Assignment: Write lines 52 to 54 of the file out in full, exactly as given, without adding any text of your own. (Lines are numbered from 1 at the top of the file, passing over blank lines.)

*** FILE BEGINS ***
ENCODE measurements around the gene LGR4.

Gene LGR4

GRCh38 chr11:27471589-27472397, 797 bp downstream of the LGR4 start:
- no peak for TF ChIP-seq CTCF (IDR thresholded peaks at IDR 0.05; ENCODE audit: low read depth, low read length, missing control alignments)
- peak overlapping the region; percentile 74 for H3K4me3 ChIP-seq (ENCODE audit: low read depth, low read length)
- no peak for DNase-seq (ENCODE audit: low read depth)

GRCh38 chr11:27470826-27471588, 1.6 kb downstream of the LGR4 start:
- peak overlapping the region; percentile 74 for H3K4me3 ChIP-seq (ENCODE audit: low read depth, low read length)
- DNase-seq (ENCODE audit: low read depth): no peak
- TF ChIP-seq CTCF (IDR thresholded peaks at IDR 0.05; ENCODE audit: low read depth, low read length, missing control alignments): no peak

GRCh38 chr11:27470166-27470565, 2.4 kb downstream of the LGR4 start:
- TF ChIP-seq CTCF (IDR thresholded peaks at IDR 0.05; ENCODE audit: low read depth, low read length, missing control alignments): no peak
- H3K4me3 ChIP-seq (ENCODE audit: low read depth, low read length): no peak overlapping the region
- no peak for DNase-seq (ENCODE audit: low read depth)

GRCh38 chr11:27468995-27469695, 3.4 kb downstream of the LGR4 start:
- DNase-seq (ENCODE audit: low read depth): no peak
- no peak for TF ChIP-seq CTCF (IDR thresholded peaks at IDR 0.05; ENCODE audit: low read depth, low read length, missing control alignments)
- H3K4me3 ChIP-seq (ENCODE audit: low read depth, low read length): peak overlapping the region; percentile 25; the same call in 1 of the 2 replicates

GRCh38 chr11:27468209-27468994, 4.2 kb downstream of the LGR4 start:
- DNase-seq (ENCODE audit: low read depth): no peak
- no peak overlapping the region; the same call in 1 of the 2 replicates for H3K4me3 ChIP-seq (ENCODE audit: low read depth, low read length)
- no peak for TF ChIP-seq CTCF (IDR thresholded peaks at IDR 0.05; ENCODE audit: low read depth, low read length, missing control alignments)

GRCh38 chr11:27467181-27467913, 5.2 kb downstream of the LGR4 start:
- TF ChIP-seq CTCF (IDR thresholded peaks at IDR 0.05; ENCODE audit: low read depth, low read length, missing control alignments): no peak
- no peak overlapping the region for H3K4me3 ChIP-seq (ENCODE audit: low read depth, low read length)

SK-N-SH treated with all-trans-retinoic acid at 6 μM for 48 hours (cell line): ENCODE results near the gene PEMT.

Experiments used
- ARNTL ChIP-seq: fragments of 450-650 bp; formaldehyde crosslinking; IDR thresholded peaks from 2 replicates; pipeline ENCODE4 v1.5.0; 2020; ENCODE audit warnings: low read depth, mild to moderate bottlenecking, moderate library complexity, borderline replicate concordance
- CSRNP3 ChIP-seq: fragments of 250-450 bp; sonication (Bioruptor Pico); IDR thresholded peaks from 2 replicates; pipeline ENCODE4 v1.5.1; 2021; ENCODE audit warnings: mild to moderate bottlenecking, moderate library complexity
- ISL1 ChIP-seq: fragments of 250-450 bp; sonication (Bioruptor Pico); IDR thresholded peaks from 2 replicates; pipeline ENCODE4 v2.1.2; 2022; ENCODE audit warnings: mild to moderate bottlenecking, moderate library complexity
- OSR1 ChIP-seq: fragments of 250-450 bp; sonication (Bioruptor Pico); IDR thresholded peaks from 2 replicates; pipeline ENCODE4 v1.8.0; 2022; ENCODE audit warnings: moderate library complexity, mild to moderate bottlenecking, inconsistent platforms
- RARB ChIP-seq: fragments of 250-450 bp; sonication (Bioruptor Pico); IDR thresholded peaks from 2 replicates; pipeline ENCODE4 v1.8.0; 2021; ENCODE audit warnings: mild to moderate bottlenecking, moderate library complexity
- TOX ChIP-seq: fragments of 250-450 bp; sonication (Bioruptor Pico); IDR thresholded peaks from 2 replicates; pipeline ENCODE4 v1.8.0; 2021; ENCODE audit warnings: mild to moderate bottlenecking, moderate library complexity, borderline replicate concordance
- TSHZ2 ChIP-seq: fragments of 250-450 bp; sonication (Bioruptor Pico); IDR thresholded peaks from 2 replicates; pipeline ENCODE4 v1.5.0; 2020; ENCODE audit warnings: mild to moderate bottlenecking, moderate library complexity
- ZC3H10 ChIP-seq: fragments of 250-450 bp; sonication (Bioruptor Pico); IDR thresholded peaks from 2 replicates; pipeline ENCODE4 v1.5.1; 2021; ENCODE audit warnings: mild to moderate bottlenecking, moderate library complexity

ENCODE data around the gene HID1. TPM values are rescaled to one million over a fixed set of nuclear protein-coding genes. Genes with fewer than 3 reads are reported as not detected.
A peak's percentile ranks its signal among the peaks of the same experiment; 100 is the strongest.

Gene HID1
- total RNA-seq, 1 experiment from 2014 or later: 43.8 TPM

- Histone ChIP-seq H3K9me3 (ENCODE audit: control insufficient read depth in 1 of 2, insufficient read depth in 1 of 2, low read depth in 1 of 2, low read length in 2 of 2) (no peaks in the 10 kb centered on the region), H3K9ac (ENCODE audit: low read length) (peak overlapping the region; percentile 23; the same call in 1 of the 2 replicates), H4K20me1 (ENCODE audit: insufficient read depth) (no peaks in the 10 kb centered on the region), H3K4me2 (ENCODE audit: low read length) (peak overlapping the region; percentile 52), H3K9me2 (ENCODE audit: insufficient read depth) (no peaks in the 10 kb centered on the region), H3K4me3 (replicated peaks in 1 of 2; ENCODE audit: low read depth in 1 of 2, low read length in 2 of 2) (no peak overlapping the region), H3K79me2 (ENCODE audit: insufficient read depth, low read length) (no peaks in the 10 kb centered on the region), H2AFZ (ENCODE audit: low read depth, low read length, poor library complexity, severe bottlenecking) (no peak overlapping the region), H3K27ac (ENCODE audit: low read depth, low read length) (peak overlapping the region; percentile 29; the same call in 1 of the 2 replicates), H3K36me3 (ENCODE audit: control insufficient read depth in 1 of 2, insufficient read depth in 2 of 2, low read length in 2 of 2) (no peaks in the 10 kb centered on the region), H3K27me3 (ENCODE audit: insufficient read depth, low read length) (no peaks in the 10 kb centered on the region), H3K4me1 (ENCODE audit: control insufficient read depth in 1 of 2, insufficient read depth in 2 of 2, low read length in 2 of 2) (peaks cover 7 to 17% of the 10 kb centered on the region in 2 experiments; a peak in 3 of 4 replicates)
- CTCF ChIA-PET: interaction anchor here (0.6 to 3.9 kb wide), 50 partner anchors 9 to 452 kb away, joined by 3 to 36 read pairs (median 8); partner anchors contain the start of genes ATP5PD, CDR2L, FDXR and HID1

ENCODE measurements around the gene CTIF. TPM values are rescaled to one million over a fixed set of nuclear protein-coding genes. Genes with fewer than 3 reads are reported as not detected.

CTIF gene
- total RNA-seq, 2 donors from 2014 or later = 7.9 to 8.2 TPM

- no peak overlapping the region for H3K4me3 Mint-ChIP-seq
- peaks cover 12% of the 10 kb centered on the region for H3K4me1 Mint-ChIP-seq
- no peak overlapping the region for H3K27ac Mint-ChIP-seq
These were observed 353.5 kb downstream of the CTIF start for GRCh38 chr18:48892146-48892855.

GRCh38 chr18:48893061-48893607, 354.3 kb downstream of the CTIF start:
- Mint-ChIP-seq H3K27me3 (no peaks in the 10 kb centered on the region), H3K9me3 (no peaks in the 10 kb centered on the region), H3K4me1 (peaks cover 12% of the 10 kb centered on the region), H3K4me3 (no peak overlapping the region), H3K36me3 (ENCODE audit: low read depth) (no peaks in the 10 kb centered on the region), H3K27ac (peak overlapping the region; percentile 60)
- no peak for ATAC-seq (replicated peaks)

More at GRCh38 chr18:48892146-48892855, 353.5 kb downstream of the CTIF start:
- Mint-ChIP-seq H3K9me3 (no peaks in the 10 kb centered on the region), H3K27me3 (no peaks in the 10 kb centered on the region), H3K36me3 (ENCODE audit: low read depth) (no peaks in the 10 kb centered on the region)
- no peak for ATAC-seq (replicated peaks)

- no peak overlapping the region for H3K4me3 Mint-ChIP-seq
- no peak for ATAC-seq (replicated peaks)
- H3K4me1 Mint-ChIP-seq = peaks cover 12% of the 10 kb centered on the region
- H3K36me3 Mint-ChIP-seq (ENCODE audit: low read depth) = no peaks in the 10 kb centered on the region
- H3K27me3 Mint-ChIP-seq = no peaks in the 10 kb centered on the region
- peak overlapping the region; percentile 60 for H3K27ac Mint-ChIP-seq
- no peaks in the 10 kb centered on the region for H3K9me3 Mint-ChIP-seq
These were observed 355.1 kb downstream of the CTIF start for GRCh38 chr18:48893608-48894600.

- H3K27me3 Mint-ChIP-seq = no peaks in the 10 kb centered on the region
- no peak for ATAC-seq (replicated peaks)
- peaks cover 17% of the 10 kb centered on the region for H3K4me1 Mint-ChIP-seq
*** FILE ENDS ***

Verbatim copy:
More at GRCh38 chr18:48892146-48892855, 353.5 kb downstream of the CTIF start:
- Mint-ChIP-seq H3K9me3 (no peaks in the 10 kb centered on the region), H3K27me3 (no peaks in the 10 kb centered on the region), H3K36me3 (ENCODE audit: low read depth) (no peaks in the 10 kb centered on the region)
- no peak for ATAC-seq (replicated peaks)